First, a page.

It started as one of the Flyers' worst performances of the season.

It ended as the greatest late-game comeback in the franchise's history.

Sparked by Scott Hartnell's fourth career hat-trick, the Flyers overcame a four-goal third-period deficit last night and stunned the Carolina Hurricanes, 6-5, in a shoot-out before a roaring crowd at the Wachovia Center.

It equaled the greatest comeback win in the Flyers' history. They also overcame a four-goal deficit in an 11-6 win in Detroit in 1988. But in that game - which included two goals each by Murray Craven and Mark Howe and a tally by current assistant Craig Berube - the Flyers had trimmed a 5-1 deficit to 6-4 heading into the final period.

Simon Gagne, who scored the tying goal with 1 minute, 44 seconds left in regulation, and Mike Richards each scored in the shoot-out. Backup goalie Antero Niittymaki stopped the first two shoot-out shots, including the second one by former Flyer Rod Brind'Amour, to secure a win for the ages.

At the start of the third period, there were no such indications that a comeback was in the works as the Flyers were in a 5-1 hole.

"I think, collectively, we came together" after the second period, said Scotty Upshall, who brought the Flyers to within 5-4 with a rebound goal (against a stickless goalie) with 4:52 left in regulation. "We threw everything at them. We played pretty much Flyer hockey, the way we know how. We shot the puck, we made simple plays and we won battles, and that was the big difference."

For two periods, the best part of the game, from the fans' perspective, was that they were going to win free tickets to a Phantoms game because more than 20,000 hot dogs were in the process of being consumed on Dollar Dog Night.

"We came in and he basically said, 'You're playing like a bunch of pansies,' " Hartnell said of coach John Stevens' rant between the second and third periods. "We were turning it over and basically playing losing hockey . . . and then we turned it on for 20 minutes."

"It makes the coach old quick," Stevens said about the frenzied developments. "I love the fact that we don't go away. We talked between the second and third periods . . . and I thought the guys came out and responded with a great effort and showed the character of our hockey team."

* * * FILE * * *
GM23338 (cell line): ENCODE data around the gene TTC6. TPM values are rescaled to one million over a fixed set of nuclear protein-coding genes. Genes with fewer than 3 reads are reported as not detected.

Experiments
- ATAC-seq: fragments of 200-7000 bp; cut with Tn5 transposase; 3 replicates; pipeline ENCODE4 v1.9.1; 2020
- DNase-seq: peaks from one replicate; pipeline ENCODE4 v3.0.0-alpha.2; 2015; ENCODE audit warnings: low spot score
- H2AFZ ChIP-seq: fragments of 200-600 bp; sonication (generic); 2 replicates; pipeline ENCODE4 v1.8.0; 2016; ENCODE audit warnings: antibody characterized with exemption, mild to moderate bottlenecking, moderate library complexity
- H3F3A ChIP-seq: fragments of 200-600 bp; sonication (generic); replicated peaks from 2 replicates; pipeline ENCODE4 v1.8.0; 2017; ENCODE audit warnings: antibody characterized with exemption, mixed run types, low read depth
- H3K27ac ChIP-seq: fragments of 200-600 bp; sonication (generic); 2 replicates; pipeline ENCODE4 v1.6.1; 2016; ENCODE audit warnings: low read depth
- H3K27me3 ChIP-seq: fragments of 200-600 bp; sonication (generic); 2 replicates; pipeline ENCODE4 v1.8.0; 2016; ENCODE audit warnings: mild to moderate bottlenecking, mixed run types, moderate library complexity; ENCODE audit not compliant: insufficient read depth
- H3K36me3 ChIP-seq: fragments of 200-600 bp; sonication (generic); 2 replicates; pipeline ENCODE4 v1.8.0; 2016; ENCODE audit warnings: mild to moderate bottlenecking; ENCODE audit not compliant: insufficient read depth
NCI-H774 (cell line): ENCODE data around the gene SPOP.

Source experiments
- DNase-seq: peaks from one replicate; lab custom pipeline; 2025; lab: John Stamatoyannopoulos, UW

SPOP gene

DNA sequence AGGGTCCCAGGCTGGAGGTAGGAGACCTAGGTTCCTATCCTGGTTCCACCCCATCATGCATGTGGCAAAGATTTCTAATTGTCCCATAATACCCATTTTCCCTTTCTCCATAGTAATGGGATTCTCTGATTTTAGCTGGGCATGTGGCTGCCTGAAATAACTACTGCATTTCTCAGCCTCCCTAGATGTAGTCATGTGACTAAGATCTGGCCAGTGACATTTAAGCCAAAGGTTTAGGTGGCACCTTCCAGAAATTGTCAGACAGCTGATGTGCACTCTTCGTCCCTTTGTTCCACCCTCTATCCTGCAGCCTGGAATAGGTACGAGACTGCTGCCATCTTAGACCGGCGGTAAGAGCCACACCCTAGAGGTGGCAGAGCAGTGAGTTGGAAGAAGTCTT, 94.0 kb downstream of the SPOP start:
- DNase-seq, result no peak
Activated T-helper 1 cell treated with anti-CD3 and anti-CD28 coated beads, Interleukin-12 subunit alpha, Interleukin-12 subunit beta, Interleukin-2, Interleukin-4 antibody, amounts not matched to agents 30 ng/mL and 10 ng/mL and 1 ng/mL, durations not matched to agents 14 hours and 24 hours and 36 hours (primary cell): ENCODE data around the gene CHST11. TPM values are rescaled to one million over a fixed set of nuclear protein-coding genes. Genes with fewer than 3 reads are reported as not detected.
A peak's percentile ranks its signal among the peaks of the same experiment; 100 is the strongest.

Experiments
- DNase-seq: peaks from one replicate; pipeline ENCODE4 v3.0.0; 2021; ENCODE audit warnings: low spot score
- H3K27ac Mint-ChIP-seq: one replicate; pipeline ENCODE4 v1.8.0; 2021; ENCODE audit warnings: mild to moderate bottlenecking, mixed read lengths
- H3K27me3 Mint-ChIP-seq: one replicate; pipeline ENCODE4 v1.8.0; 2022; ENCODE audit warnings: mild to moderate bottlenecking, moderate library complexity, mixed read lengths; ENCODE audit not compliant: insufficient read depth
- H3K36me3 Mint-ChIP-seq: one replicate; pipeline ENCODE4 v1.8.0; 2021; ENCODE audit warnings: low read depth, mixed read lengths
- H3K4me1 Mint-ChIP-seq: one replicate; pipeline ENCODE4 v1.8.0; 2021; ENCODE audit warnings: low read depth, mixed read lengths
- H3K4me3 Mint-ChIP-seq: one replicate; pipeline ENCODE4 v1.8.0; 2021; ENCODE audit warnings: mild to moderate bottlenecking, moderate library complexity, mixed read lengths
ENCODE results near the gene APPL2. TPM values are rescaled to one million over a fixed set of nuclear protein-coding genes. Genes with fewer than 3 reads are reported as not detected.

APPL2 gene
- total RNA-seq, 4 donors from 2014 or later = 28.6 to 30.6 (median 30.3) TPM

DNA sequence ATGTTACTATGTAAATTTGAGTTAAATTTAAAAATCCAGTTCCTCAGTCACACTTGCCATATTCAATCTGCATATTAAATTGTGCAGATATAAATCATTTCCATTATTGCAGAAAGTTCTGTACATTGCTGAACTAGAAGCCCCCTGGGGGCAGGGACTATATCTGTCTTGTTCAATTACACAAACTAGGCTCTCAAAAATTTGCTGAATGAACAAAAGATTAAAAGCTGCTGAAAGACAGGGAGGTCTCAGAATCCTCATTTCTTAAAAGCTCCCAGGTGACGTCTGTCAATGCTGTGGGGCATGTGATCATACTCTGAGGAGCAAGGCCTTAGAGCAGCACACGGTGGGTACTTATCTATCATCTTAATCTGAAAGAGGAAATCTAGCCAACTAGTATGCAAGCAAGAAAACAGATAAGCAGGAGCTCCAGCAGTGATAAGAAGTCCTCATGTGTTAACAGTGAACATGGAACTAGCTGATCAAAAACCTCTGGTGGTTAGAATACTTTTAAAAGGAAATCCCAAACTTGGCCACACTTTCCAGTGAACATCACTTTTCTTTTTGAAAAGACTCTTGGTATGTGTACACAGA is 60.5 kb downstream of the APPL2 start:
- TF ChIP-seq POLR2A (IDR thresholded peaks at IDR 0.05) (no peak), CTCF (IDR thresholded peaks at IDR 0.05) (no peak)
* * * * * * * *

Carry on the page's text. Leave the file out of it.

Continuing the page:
Niittymaki made several big stops on a power play (after a too-many-men-on-the-ice penalty against the Flyers) toward the end of overtime. The goalie also made a key save on a two-on-one shot by Ryan Bayda in a shorthanded situation with about three minutes left in regulation.

Stevens was asked if he was tempted to remove Niittymaki after two struggling periods.

"Well, they scored a five-on-three goal and there were clearly some breakdowns around him, and [I] certainly wasn't pointing the finger at him. . . . We just thought we'd stay with it. He, amongst others, came up with big plays as the game went on."

On the goal that tied the score at 5, Gagne took a slick pass from Mike Knuble from behind the net. Gagne knocked in his own rebound.

The Flyers faced the Hurricanes for the fourth time in their last eight games, and by the end of the night, it was clear these two teams are sick of each other.

Fights. Chippy play. More fights.

For a while, that defined the night.

And then Hartnell scored his first hat trick since January - and the Flyers made a remarkable comeback and overcame a questionable double-minor on Andrew Alberts, along with two Carolina power-play goals.

Niittymaki, who had a 1.60 goals-against average in his previous five games, endured a rough first two periods. Five of Carolina's first 17 shots were goals.

"In the second period . . . it didn't matter what I tried to do; the rebounds went straight back to them and everything went in," Niittymaki said. "Then, I got a couple of saves after that, and we came out so hard in the third period and everybody kind of got fired up."

Especially the hot-dog-eating fans.

Contact staff writer Sam Carchidi at 215-854-5181 or scarchidi@phillynews.com.